The Distance You Have Come

Scott Alan's The Distance You Have Come, The Cockpit (courtesy Darren Bell) (1)
The Distance You Have Come
Photo credit: Darren Bell

Move over, jukebox musicals, for in The Distance You Have Come we have what I’m going to call a ‘jukebox song cycle’. Because it’s not what I’d call a musical, by any means, but it’s also not strictly what I understand a song cycle to be; usually song cycles are individual numbers that are designed to be performed all together, in sequence, and generally share a theme in their content. To create The Distance You Have Come, composer Scott Alan has taken a selection of his songs from across his back catalogue and attempted to divine a path through them, following the lives of six characters: Brian (Andy Coxon), Samuel (Adrian Hansel), Maisey (Emma Hatton), Anna (Jodie Jacobs), Joe (Dean John-Wilson), and Laura (Alexia Khadime).

Brian and Samuel are hopeless romantics, who find in each other the soulmate they’ve always wanted – and see the chance to finally create the life they’ve dreamed of. Maisey is an actress who longs for stage success, Joe is in a downward spiral and reliant on alcohol, Anna is unlucky in love but has resolved to keep going, and Laura is contending with her own struggles – but finds an unlikely way to keep herself afloat.

Scott Alan's The Distance You Have Come, The Cockpit (courtesy Darren Bell) (3)
The Distance You Have Come
Photo credit: Darren Bell

I generally tend to struggle with song cycles, as they often feel like unfinished work; as if the composer would really like to have written a musical, but they either don’t have the skills to write the book, or couldn’t find someone else who could do it for them. Though at least when the songs are designed to be performed as a set then there’s a decent chance of some sort of story coming through – unfortunately there’s no hope of that in The Distance You Have Come. Songs may be able to express particular emotions, and potentially tell a little story within itself, but without dialogue alongside them it proves impossible to portray a coherent storyline (especially with six characters to think of).

The many, many songs in this show are plucked from Alan’s eight albums and thrust into a new order. There is the tiniest amount of dialogue added in at a couple of points (earning Alan a generous book credit), but it manages to be rather cringeworthy and doesn’t address the fact that the story as a whole is unintelligible; though the actors are given specific character names, at certain points it’s unclear whether they’re constantly in that role or if they’re stepping in as a different character for a particular song (for example, is it Maisey in the wedding dress or is Hatton just playing Joe’s ex?). The ambiguity makes it an infuriating watch.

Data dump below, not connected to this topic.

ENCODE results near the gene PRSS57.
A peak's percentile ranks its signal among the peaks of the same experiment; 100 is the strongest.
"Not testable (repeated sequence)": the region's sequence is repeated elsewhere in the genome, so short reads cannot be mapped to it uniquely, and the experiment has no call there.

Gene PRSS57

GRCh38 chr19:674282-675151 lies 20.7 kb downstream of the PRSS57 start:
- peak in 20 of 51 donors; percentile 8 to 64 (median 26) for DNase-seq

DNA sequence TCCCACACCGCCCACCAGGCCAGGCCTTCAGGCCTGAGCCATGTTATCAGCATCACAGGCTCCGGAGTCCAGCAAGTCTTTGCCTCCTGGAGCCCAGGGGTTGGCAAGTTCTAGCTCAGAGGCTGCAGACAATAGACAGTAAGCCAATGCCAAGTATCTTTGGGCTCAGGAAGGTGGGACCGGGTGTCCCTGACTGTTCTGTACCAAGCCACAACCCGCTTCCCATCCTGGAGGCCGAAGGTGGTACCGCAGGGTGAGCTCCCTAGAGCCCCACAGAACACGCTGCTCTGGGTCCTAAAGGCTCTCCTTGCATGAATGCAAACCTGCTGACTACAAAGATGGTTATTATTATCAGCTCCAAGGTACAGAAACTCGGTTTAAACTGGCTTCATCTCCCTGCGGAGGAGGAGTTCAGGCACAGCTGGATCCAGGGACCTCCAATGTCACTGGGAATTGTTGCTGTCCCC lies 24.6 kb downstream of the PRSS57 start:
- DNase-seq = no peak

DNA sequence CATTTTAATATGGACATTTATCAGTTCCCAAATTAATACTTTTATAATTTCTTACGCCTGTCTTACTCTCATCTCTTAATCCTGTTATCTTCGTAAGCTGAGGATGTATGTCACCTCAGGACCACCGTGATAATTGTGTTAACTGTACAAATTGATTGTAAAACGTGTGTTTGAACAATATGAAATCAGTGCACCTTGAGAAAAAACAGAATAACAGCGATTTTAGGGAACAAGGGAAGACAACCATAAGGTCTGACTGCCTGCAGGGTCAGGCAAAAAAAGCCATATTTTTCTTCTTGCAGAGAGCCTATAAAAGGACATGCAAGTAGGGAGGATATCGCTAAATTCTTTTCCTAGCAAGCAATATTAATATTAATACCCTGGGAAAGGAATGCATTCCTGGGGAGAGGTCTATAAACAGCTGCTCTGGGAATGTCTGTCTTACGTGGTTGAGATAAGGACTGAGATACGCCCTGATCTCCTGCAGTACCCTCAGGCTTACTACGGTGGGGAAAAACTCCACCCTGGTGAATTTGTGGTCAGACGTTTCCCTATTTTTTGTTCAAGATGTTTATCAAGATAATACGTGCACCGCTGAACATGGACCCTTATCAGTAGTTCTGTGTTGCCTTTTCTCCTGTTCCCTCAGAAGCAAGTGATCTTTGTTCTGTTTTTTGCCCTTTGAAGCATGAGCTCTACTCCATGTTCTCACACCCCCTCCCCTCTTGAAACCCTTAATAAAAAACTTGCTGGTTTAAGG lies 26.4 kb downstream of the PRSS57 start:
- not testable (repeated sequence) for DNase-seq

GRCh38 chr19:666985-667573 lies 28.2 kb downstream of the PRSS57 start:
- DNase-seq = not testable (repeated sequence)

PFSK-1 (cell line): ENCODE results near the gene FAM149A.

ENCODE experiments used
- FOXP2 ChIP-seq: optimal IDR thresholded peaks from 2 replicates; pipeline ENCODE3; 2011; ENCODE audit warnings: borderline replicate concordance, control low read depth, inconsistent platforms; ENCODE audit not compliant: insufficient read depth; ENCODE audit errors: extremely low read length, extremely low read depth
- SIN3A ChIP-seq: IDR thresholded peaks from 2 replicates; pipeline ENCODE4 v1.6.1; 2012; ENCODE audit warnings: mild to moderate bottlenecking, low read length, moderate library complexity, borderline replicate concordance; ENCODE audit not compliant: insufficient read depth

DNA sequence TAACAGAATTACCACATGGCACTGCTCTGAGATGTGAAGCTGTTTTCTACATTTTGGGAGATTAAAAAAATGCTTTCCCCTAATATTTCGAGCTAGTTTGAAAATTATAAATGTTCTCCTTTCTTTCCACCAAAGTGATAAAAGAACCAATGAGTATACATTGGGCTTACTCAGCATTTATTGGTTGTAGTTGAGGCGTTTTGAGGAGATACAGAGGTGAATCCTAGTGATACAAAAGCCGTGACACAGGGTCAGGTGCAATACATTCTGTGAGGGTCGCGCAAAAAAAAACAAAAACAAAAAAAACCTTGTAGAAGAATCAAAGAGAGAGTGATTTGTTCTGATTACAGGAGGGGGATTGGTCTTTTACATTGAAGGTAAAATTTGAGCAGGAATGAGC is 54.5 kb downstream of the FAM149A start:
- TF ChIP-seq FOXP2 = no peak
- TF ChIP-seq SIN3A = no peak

I’m all for there being variety and a bit of light & shade, however there are some seismic shifts in tone that simply don’t work. Jumping from Laura’s heartbreak in Now to Anna joking around about forgetting a guy’s identity (but remembering his looks) in His Name, followed by dark & disturbing themes in Joe’s Quicksand, doesn’t work for me – it cheapens the serious content around it, but also spoils the moment of respite from all the depressing stuff that forms a good chunk of the show. The fairytale theme that appears every now and then is also a bit nauseating for my tastes.

Scott Alan's The Distance You Have Come, The Cockpit (courtesy Darren Bell) (7)
The Distance You Have Come
Photo credit: Darren Bell

I’m quite not sure of the benefits of performing it in the round. The performers appeared to have radio mics on them, however either there were technical difficulties at the show I attended or someone chose not to use them – with no amplification it’s almost impossible to hear someone who’s singing facing the opposite direction to you, and the solos are drowned out by the group backing vocals. As if more obstacles to what’s going on are needed! Hopefully it was just a technical glitch, but it’s something to bear in mind before you pay the rather expensive (for Off West End) ticket prices.

Though if you’re partial to a song cycle, and a fan of Scott Alan’s work, then I’m sure you’ll love this show; the songs may not be especially memorable, but they are rather beautiful – and wonderfully arranged by Scott Morgan, creating a sound for the show that does give it some unity. The cast are all incredibly talented, and most will be familiar to regular West End theatregoers; their vocal performances are stunning and are what, for me, really injects this piece with emotion.

Scott Alan's The Distance You Have Come, The Cockpit (courtesy Darren Bell) (2)
The Distance You Have Come
Photo credit: Darren Bell

My verdict? An infuriating show that, despite the title, doesn’t really go anywhere – stunning vocals & beautiful arrangements are let down by a lack of coherence.

Rating: 2*

The Distance You Have Come runs at The Cockpit until 28 October 2018. Tickets are available online or from the box office.

One thought on “The Distance You Have Come

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